Graduate Student Fellowship Program 

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Frequently Asked Questions

What is the Fellowship Program?

The GLEON Fellowship Program will provide full funding and logistical support to bring a cohort (~ 12 students) together for in depth training in network science. Over the course of 1.5 years, fellows will

  • Travel to three weeklong workshops for in-depth training, supplemented by online activities and network-level interactions at GLEON all-hands meetings
  • Receive training and guidance by experts in ecosystem science, communication, pedagogy, organizational structure, leadership training, and assessment
  • Develop technical, conceptual and analytical skills critical to carrying out macroscale biology and network science
  • Gain access to existing networks of people, data, technologies, students, and technical experts
  • Complete an interdisciplinary, collaborative scientific project


When is the first workshop and am I required to attend?

The cohort will meet for the first time in person January, 2015, in New Hampshire, USA. Funding, travel, and logistical support will be provided to successful applicants. Attendance of the first workshop is required for subsequent participation in the Fellowship Program.


Who should apply?

Doctoral students in both academic and professional environmental science, ecology, geography, and engineering career tracks aquatic or environmental sciences that are at least 1 year away from completing their degree.


Do I need to be a US Citizen to apply?

No. Both US citizens and non-citizens will be considered for funding. We encourage both US citizens and international students to apply.


How do I apply?

See instructions on How to Apply for the Fellowship Program.


What am I committing to?

Fellows and their primary research advisors will be asked to understand and agree to this Collaborative Agreement.


What is the time commitment?

Each Fellowship Program cohort will work together formally for ~ 1.5 years. Fellows will be required to attend three approximately weeklong workshops and at least one GLEON All-Hands Meeting during that time, in addition to participating in online communication and project management for the duration of the program. Basic training in R programming will also be required for participants, depending on the level of prior experience. Like any collaboration, the exact time commitment from month-to-month will vary; we expect that fellows will spend an average of 5 hours per week on training, communication, and between-workshop project management.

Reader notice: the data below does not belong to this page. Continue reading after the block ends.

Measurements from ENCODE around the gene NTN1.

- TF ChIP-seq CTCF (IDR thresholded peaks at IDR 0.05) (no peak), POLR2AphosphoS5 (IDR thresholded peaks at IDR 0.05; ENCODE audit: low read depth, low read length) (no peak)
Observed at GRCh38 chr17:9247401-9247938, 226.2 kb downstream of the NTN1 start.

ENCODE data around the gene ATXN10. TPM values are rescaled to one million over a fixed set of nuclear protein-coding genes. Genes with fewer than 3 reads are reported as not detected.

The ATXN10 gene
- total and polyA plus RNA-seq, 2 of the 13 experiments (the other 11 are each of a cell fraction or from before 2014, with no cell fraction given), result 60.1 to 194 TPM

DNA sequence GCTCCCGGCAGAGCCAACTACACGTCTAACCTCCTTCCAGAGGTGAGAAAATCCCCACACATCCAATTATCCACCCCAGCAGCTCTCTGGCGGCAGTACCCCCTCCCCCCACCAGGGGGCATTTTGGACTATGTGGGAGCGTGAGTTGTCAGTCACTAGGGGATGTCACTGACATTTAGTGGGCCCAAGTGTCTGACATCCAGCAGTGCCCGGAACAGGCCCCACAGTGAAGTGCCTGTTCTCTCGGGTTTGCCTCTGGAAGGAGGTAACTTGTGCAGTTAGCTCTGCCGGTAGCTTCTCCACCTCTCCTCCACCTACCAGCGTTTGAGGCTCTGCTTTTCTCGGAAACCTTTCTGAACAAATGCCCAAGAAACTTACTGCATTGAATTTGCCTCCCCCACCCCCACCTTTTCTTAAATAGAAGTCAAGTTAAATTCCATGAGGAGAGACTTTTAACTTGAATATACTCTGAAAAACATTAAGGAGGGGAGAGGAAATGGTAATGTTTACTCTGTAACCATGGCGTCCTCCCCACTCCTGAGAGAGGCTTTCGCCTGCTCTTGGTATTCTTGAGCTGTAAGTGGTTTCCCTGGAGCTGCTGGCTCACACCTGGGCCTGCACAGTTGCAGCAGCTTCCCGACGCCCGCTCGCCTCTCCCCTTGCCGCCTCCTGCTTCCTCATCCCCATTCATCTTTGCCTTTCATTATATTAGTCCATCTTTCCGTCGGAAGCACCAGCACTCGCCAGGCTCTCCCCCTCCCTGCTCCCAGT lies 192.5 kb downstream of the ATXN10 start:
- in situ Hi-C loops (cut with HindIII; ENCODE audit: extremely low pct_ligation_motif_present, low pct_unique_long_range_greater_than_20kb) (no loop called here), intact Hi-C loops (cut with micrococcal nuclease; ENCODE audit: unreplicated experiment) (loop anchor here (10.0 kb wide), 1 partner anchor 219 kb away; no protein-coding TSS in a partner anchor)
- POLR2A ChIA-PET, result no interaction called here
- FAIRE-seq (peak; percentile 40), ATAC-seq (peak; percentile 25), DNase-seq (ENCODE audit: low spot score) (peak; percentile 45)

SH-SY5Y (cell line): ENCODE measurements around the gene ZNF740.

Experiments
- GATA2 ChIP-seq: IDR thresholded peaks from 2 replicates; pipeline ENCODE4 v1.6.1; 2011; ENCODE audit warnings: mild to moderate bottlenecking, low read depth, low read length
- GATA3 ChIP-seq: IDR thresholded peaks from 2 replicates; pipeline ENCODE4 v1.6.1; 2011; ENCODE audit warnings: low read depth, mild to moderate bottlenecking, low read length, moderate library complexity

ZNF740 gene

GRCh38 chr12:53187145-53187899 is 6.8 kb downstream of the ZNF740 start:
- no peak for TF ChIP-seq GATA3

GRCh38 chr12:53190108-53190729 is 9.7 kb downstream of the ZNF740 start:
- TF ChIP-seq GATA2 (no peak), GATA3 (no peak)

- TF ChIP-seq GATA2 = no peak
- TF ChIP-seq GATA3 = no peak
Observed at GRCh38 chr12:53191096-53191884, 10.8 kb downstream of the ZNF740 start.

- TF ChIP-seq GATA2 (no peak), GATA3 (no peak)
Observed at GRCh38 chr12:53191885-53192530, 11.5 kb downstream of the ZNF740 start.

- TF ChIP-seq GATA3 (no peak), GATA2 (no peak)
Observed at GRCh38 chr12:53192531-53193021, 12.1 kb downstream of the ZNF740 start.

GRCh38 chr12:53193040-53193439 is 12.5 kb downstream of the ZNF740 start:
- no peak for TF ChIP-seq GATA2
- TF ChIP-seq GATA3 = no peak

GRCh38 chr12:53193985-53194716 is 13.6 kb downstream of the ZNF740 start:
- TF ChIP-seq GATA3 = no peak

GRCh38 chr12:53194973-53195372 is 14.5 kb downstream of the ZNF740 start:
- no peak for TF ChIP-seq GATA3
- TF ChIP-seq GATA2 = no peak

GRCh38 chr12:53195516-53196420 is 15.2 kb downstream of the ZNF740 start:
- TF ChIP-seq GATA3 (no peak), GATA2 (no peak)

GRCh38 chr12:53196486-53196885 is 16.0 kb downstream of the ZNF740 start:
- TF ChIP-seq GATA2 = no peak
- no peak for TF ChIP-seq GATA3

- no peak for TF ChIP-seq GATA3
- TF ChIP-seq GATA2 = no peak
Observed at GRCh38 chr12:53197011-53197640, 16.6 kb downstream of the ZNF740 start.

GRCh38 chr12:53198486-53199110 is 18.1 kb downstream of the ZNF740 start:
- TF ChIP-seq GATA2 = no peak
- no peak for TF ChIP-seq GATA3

Where will the workshops be held?

Fellowship program workshops will be held within the US. GLEON All-Hands Meetings, which Fellows may have the opportunity to attend at least once, may be held outside of the US.


What are the topics of workshops?

The first workshop will focus on the social aspects of interdisciplinary team science. Subsequent workshops will focus on addressing a continental-scale aquatic science question that the Fellows will collaborate on as a team. Fellows will receive training in computational and analytical tools complementary to addressing the science questions. See Training and Science Questions for more information on training that took place in Cohort 1.


Do I need endorsement from my primary research advisor?

The GLEON Fellowship program is supplementary to a student’s degree program. Successful applicants will provide a letter of support from their research advisors. Because of the time commitment required for Fellows, advisors will play an active role in the student’s participation and will kept informed of programmatic developments. Fellows’ research advisors will be also be involved in assessment of the program during and after program completion.


What kind of science questions will Fellows address?

Fellows will work with Program Leaders to identify and develop science questions to address over the 1.5-year program; training and effort will be designed around science questions. Science themes will fall within the umbrella of continental-scale macrosystems biology (Heffernan et al. 2014). Our approach in the GLEON Graduate Student Fellowship Program will involve training students in quantifying the scales, magnitudes, and spatial and temporal coherence of disturbance. Within GLEON there exists a diversity and number of lakes to develop a general understanding of the inter-relationships amongst episodic event frequency and tipping points in ecosystem recovery across regions to continents.


What kind of training will Fellows receive?

Training will occur during workshops, or collaboratories, for GLEON Graduate Student Fellowship Program cohort.  Collaboratories will be designed around the technical and team-science needs of early career scientists, adapted from K. Weathers, P. Hanson, and J. Cole proposal.

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